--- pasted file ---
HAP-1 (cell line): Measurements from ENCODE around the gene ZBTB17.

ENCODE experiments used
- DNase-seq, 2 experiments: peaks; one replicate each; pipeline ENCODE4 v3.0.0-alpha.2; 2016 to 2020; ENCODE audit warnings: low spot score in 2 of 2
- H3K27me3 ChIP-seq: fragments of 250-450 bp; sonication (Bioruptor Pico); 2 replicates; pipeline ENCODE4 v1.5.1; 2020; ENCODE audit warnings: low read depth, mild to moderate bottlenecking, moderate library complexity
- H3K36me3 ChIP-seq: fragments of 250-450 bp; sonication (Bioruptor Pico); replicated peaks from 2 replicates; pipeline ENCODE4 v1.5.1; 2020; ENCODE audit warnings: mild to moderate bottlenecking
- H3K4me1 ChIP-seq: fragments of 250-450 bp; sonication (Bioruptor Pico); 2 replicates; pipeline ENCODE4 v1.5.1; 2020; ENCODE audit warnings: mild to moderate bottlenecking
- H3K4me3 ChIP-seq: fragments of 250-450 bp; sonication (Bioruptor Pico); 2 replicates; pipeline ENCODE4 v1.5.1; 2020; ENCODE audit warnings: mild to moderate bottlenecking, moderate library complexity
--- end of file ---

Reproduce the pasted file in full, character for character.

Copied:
HAP-1 (cell line): Measurements from ENCODE around the gene ZBTB17.

ENCODE experiments used
- DNase-seq, 2 experiments: peaks; one replicate each; pipeline ENCODE4 v3.0.0-alpha.2; 2016 to 2020; ENCODE audit warnings: low spot score in 2 of 2
- H3K27me3 ChIP-seq: fragments of 250-450 bp; sonication (Bioruptor Pico); 2 replicates; pipeline ENCODE4 v1.5.1; 2020; ENCODE audit warnings: low read depth, mild to moderate bottlenecking, moderate library complexity
- H3K36me3 ChIP-seq: fragments of 250-450 bp; sonication (Bioruptor Pico); replicated peaks from 2 replicates; pipeline ENCODE4 v1.5.1; 2020; ENCODE audit warnings: mild to moderate bottlenecking
- H3K4me1 ChIP-seq: fragments of 250-450 bp; sonication (Bioruptor Pico); 2 replicates; pipeline ENCODE4 v1.5.1; 2020; ENCODE audit warnings: mild to moderate bottlenecking
- H3K4me3 ChIP-seq: fragments of 250-450 bp; sonication (Bioruptor Pico); 2 replicates; pipeline ENCODE4 v1.5.1; 2020; ENCODE audit warnings: mild to moderate bottlenecking, moderate library complexity